An NBA Postview: The Post-Preview Preview

By: Dan Grant

The NBA season is about two weeks old, and already, some primary suspicions have been confirmed. In the West, it appears unlikely that the Golden State Warriors will win 74 games, as they go through the growing process that even super-teams need. The Dallas Mavericks appear to be dead. Everything else is up in the air.

In the East, it appears that the Cleveland Cavaliers, unless LeBron James should suffer significant injury, will cruise to another Conference title. Their primary challengers, the Toronto Raptors, yet again have a hole at power forward, despite some interesting youngsters and an en fuego start from DeMar DeRozan. The Boston Celtics — shocker —  are maybe not quite as good as their rabid fans thought.


‘Now just you wait-a-friggin’ second pal…’

Beyond that? There’s still no way to tell. Good starts and bad starts are still so rudimentary at this point that they can be erased by one good home stand or one bad road trip.

At the Same Page last week, we previewed both the Eastern and Western Conferences. You can check those previews out here and here. We looked not for the traditional story lines, but for the things that might have flown under the radar — the players and teams set up to surprise us most.

I actually feel pretty good about most of our selections. I’m not going to rehash them here, but I don’t see any huge swings and misses just yet. What I do see, however, is that we missed some things. Things that are going to be significant NBA storylines for the immediate future.

Here are the top seven. It’s your Post-Preview Preview!

The Orlando Tragic

The Orlando off-season was a confusing one at first glance, and so far the results haven’t been much better. They’re 3-4, but have done so in ugly fashion, winning games over the lowly 76ers and Kings, and just barely squeaking out a home win over the struggling Wizards. Their losses include an expected one to the Cavs, but also blowouts to the Heat, Pistons and Bulls, teams they’d have to compete with directly to have any shot at the 8 seed. While +/- can be a fickle stat, particularly in small sample sizes, it’s worth noting that through seven games, the Magic don’t have a single rotation player in the black, and only two players on the roster (Ibaka and Nikola Vucevic) are shooting above 45% from the field.

Serge Ibaka, their prize off-season acquisition, is currently the worst player in the NBA by defensive rating at 113.9 points allowed per 100 — his net rating of -13.2 ranks behind only 3 Sixers players, Evan Turner and Brandon Knight in the entire league. Ibaka has shot the ball reasonably well, but looks like a statue on defense, and if he’s not close to the player he was for Oklahoma City, giving up Victor Oladipo and young Sabonis (or whoever Orlando might have taken with the pick, given their glut of big men) for his expiring deal already looks like a monumental misstep for a franchise that’s prone to them.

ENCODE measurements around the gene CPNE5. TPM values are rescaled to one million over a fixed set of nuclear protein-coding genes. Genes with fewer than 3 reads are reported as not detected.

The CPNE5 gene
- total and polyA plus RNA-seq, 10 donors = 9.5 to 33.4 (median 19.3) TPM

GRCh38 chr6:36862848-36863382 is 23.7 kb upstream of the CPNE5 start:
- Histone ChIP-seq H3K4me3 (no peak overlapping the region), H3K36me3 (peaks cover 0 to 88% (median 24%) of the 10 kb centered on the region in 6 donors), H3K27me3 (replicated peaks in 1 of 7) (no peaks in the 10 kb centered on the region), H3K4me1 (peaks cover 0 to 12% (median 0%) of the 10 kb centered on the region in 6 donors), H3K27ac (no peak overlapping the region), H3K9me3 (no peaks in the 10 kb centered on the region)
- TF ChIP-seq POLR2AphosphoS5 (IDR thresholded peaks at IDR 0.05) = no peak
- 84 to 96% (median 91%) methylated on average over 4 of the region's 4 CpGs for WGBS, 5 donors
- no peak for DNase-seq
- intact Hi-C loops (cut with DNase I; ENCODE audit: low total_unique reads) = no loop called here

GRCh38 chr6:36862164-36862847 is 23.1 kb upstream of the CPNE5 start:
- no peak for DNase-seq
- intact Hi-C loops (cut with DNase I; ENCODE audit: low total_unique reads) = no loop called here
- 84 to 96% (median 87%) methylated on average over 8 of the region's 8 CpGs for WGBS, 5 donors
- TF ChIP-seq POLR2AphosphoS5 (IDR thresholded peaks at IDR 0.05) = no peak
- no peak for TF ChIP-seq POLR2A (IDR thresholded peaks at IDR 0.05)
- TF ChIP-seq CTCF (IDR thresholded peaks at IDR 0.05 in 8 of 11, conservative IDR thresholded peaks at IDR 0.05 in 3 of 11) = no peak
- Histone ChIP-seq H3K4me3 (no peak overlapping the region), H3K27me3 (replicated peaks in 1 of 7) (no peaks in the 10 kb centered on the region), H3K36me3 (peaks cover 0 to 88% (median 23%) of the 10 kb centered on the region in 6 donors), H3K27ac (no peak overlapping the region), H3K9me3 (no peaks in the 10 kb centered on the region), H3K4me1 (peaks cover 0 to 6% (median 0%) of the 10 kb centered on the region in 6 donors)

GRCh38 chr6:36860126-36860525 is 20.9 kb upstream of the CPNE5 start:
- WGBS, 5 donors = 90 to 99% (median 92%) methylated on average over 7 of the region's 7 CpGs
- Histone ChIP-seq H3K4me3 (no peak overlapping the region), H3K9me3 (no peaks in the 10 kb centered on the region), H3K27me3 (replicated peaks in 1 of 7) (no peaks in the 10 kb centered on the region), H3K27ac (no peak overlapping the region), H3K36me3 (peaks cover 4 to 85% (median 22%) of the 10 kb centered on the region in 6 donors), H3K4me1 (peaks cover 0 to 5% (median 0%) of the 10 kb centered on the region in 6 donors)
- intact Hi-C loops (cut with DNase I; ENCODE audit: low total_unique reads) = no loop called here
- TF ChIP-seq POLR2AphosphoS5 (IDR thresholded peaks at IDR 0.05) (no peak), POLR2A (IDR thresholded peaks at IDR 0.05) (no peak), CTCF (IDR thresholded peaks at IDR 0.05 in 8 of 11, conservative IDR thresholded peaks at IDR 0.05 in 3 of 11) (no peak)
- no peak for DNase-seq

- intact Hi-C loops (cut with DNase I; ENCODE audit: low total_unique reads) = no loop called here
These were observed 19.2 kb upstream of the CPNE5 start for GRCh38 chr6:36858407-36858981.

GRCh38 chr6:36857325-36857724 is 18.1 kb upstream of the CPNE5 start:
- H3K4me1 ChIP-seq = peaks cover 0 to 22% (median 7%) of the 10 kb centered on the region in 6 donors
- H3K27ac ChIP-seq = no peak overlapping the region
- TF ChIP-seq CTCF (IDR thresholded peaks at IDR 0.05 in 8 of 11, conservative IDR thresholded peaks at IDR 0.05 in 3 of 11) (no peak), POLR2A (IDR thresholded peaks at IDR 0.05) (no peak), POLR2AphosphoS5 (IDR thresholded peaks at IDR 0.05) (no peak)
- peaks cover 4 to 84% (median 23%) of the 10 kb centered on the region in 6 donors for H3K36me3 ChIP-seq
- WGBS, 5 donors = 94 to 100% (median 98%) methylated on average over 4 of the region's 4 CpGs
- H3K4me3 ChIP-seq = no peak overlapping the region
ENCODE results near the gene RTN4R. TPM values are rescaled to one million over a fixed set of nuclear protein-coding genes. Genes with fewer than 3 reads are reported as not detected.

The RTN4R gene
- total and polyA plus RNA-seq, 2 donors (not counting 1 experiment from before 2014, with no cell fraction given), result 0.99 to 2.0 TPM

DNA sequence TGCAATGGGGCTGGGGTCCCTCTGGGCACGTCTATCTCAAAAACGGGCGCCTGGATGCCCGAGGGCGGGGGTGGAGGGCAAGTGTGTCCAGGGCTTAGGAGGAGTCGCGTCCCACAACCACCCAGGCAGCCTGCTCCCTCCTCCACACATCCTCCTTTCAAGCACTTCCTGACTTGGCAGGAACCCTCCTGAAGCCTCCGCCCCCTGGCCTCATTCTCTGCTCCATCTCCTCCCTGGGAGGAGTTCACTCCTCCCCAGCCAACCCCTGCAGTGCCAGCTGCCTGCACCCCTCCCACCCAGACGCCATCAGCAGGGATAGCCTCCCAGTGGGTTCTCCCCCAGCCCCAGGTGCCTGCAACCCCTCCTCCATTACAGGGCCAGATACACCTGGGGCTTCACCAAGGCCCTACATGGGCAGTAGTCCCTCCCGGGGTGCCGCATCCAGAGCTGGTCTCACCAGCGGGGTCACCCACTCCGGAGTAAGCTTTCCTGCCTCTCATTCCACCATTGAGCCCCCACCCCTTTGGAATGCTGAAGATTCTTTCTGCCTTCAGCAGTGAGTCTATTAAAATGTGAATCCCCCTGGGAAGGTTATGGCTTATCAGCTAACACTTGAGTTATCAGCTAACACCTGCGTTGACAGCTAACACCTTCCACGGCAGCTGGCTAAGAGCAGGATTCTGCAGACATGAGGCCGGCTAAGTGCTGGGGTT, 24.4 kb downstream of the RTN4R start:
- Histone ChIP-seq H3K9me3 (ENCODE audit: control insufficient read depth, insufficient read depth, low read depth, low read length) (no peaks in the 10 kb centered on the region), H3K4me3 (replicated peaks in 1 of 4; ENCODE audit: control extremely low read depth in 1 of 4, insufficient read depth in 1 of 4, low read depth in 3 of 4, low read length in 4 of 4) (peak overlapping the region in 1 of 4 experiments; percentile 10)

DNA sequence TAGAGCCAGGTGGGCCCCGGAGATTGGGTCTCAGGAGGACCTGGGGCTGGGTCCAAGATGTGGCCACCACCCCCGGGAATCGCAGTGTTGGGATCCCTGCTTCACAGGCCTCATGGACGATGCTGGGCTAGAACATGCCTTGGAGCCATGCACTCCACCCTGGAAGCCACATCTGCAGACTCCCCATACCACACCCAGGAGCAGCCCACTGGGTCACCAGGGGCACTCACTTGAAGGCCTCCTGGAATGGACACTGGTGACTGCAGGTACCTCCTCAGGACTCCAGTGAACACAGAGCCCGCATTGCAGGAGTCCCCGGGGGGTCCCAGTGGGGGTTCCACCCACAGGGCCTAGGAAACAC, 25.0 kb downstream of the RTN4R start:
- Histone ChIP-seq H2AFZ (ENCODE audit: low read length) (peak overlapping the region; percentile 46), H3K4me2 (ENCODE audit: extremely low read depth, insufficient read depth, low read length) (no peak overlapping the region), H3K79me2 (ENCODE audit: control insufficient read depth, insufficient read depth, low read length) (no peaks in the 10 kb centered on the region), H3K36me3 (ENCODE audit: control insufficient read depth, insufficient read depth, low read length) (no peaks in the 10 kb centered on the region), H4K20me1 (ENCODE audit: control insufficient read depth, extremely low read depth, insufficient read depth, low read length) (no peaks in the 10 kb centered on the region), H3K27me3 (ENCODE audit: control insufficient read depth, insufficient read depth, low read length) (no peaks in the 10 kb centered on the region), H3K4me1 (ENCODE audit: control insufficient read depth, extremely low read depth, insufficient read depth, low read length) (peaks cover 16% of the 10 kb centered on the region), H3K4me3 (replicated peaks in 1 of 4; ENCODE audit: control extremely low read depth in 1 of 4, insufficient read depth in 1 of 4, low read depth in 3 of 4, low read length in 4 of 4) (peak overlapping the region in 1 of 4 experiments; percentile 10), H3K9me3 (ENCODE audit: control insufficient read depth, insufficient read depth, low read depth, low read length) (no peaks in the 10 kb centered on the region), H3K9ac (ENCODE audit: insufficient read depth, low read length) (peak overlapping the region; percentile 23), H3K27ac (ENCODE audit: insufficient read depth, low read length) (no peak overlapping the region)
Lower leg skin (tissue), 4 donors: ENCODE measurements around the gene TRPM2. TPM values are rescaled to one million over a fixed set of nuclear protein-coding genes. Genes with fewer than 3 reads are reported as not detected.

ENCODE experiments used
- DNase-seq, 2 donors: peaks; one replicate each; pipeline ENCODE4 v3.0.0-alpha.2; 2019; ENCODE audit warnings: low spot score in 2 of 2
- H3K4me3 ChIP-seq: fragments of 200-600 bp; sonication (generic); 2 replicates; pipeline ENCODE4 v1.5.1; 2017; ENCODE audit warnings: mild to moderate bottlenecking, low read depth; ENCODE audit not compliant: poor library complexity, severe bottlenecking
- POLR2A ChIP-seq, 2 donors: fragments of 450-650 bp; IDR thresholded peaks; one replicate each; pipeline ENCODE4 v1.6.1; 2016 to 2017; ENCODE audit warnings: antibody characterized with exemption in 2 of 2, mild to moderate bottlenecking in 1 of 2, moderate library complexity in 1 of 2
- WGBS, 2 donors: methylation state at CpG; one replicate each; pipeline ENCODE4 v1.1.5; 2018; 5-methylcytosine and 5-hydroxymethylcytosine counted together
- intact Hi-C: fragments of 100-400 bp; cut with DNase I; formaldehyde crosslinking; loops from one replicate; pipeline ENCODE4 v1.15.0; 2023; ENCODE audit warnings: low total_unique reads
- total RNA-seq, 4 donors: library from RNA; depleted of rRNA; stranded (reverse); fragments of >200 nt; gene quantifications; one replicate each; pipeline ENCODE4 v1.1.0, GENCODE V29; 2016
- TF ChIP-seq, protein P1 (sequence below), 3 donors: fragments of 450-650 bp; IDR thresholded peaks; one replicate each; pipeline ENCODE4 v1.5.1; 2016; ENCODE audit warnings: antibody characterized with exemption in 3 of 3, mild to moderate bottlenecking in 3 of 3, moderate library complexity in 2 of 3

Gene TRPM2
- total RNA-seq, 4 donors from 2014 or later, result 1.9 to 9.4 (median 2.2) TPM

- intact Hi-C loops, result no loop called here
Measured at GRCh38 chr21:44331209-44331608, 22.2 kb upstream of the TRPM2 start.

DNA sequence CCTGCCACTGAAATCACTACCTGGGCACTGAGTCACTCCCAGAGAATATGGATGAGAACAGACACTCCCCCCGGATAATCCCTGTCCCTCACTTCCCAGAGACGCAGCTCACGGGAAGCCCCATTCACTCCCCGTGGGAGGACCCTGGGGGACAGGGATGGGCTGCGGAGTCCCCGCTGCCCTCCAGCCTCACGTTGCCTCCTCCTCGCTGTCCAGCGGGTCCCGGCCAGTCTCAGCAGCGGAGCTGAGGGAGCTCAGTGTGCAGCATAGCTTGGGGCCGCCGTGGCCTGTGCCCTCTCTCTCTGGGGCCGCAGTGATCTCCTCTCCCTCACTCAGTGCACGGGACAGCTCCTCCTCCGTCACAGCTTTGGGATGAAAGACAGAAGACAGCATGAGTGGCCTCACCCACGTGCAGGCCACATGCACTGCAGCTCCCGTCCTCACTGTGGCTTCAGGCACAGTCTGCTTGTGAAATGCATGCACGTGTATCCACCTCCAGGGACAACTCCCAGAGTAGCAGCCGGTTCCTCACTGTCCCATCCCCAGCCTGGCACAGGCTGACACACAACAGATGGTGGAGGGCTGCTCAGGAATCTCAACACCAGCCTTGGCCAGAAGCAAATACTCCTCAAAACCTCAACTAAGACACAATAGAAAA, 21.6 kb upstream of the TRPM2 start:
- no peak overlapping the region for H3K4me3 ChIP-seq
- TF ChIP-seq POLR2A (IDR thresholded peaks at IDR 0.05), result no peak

Free Anthony Davis

I mean, please. I don’t care how you do it. Get him help, trade him, plug him into the Matrix so he doesn’t realize what’s happening to him right now. Just give this unibrowed unicorn some comfort.

Damian Lillard Somewhat Valuable Player

Look, Damian Lillard is good. He’s fun, he hits crazy shots and he’s Curry-lite on the nights when Steph isn’t firing on all cylinders. I get the appeal.

However, for an NBA Twitter-verse and blogosphere that seems dead-set on crucifying James Harden for his effort, DeMar DeRozan for his poor defense and lack of a three point shot, DeAndre Jordan and Andre Drummond for their free throw shooting and DeMarcus Cousins for just about everything, surprisingly little is said about Lillard’s absolutely atrocious defense. The narrative was being pushed early this year that he’d worked on it over the summer and was showing improvement on that end, but so far the results haven’t borne that out. Despite the offense created by Lillard’s ungodly 65.4% True Shooting number through seven games, the Blazers have allowed 105.3 points per 100 possessions with him on the floor — and scored just 105.4.

Now Allen Crabbe and Evan Turner have even worse ratings for the 4-3 Blazers, and these numbers might even out. But Lillard had a team worst 107.3 defensive rating last year as well, and was just a +0.9 in net rating. He’s not a good defender. And he doesn’t necessarily need to be! It’s not his role. But miss me with that MVP talk until he at least gives a crap on that end of the floor.

Russell and James Play in One-Man Bands

I mean, we knew this would be the case, but watching it happen in reality borders on insanity. The former Thunder teammates are doing their best dual Human Torch impression through 7 games.